- Research finds that police officers in schools do not make school safer and leads to harsher discipline for minor infractions.
- NEA's Aspiring Educators have found ways to take action.
Cameo Kendrick remembers the uneasy feeling of seeing police officers walk the halls of her high school. The same feeling came over her recently as she visited schools in her hometown of Lexington, Ky., where she plans to teach and send her two children.
“It is frightening, especially for a Person of Color,” Kendrick says. “And, as I’ve grown to understand this issue, I also know that it has deep roots in racial injustice and is a cog in a system that unfairly and more severely disciplines minority students.”
Kendrick, who is chair of NEA’s Aspiring Educators (AE), says she and other new educators believe this is a critical social justice issue.
“We’ve chosen to teach so that we can educate and guide young people. [Racial injustice] is antithetical to that,” she says.
Kendrick has found ways to take action, making the issue a priority with AE’s 40,000 members and drawing attention to the problem in her local school district.
“There are … more valuable ways to use money and resources in education to support students and still have safe schools,” she says. “The data clearly shows that these officers—often well-meaning—don’t improve discipline and … their presence often damages the school climate.”
A Growing Problem
Over the last two decades, schools in the U.S. have increasingly employed school resource officers (SROs), often from the local police department. Their numbers have grown dramatically, driven by school shootings and a sense that students are too unruly.
In 1975, only 1 percent of U.S. schools reported having SROs, but that number rose to about 36 percent by 2004, and to 58 percent by 2018, including 72 percent of high schools. These increases are due in large part to more than $1 billion in federal funding for SROs.
Yet research shows that SROs do little to reduce on-campus violence or mass shootings, and their presence is often damaging to students of color and students with disabilities. Having SROs in schools can actually create higher rates of behavioral incidents and spikes in suspensions, expulsions, and arrests.
While limited research suggests that SROs diminish bad behavior and are more likely to spot illegal activity in schools, other data show that students in vulnerable groups are more likely to be harshly punished.
According to a 2017 report, Black students comprised about 15 percent of the
student population, but they accounted for 33 percent of the arrests in schools.
Meanwhile, incidents of SROs using excessive force with students have driven stronger opposition to their presence and have raised fears that they make schools less safe.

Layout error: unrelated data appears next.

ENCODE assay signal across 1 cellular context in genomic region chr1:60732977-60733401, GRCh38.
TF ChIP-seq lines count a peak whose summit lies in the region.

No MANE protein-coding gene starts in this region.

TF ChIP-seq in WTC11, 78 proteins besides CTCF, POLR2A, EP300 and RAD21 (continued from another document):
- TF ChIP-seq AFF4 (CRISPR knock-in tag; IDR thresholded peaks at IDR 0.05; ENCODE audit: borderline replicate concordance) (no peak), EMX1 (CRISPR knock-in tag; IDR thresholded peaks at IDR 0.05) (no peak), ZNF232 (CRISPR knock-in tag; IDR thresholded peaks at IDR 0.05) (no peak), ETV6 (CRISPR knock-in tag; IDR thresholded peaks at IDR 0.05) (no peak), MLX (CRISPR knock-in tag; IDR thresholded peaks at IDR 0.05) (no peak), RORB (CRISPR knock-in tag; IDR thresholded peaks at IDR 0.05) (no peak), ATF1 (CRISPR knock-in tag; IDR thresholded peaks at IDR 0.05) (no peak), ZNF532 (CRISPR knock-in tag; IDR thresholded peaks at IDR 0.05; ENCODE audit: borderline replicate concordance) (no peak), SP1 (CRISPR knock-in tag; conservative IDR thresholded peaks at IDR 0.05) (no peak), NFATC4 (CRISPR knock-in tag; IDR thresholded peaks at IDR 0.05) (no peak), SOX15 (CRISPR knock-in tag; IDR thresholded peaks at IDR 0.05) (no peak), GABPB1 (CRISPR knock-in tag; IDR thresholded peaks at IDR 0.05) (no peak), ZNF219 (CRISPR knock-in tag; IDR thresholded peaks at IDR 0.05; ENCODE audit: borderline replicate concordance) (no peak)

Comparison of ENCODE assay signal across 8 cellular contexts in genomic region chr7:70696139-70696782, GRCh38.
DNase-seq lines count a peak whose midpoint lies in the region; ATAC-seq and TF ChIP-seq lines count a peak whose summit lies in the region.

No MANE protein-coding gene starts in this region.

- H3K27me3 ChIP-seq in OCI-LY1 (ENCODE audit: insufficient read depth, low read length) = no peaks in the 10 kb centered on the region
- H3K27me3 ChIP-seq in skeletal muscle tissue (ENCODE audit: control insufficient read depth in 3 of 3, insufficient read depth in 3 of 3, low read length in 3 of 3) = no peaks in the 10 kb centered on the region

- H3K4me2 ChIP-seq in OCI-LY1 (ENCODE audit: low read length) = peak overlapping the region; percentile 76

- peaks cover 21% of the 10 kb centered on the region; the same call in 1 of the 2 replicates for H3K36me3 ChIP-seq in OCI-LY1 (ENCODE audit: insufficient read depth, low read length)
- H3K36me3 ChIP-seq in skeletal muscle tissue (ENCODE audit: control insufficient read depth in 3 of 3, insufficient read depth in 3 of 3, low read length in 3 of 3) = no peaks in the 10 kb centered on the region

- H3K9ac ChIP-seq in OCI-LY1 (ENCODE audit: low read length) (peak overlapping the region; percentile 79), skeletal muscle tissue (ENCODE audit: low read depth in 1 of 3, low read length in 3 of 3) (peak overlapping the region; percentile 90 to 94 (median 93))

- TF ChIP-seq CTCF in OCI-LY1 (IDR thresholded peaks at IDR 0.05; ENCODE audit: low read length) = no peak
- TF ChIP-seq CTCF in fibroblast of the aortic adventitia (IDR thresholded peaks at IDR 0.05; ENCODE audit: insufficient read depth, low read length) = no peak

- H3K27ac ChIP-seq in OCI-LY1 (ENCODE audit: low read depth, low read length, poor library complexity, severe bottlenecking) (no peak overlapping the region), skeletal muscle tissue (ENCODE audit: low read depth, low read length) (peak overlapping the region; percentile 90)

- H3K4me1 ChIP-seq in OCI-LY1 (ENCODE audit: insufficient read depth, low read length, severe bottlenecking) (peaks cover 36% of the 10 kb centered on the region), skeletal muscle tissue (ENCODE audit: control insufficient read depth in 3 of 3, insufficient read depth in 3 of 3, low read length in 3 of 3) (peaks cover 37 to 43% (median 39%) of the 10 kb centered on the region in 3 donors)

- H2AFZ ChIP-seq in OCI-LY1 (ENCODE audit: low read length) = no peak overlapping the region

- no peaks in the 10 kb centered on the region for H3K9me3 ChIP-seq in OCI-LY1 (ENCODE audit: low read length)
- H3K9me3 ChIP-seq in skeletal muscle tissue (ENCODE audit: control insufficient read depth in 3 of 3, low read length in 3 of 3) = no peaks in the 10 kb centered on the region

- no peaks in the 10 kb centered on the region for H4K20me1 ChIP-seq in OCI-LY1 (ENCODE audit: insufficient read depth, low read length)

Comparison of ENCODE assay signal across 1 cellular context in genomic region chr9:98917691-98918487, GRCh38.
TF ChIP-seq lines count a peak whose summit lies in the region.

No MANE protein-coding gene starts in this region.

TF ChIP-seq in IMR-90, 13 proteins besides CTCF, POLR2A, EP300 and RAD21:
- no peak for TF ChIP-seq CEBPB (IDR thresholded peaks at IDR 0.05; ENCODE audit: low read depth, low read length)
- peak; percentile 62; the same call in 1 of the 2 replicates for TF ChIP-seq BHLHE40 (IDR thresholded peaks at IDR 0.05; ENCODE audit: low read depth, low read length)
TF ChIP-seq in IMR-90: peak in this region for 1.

In a survey of students in California, 61 percent of White students said they felt safer with a police officer at school, but only 41 percent of Black students
felt more comfortable. And a Tulane University study found that 77 percent of White students in New Orleans felt safer with school security guards, while only 54 percent of Black students did.
Kendrick organized a session on school policing at the AE annual conference in June 2021. One of the speakers, NEA senior policy analyst Aaron Dorsey, said the justification for SROs has shifted over the last 20 years. The original goal
was to improve relationships between students and police, but now the SROs’
role is to control student behavior and reduce crime.
But arrests nearly triple when SROs are present, and students of color are much more likely to be referred to the officers, Dorsey added.
“SROs are not perceived by students as contributing to keeping the school drug-free or improving school safety,” he explained. “Law enforcement creates more hostile environments, and when students perceive their schools to be hostile, they are less likely to be engaged in school and, in turn, demonstrate reduced achievement.”
As part of her AE role, Kendrick has worked closely with students in several Kentucky schools to call for SROs to be replaced with counselors. At Lafayette High School, in Lexington, she co-founded the organization Counselors Over Cops, in 2020, with then-senior Micheline Karenga.
“Zero-tolerance disciplinary policies—where school officials simply criminalize minor infractions of school rules—have become a staple in [our nation’s] schools,” says Karenga, who is now a first-year student at Texas Wesleyan University. “These measures [have] … inflated the school-to-prison pipeline, a phenomenon in which students are pushed out of school and into the criminal legal system. Not surprisingly, the students most harmed by these policies and practices are students of color.”
Fortunately, several school districts across the country have already moved to stop the practice.
For more information, visit NEA EdJustice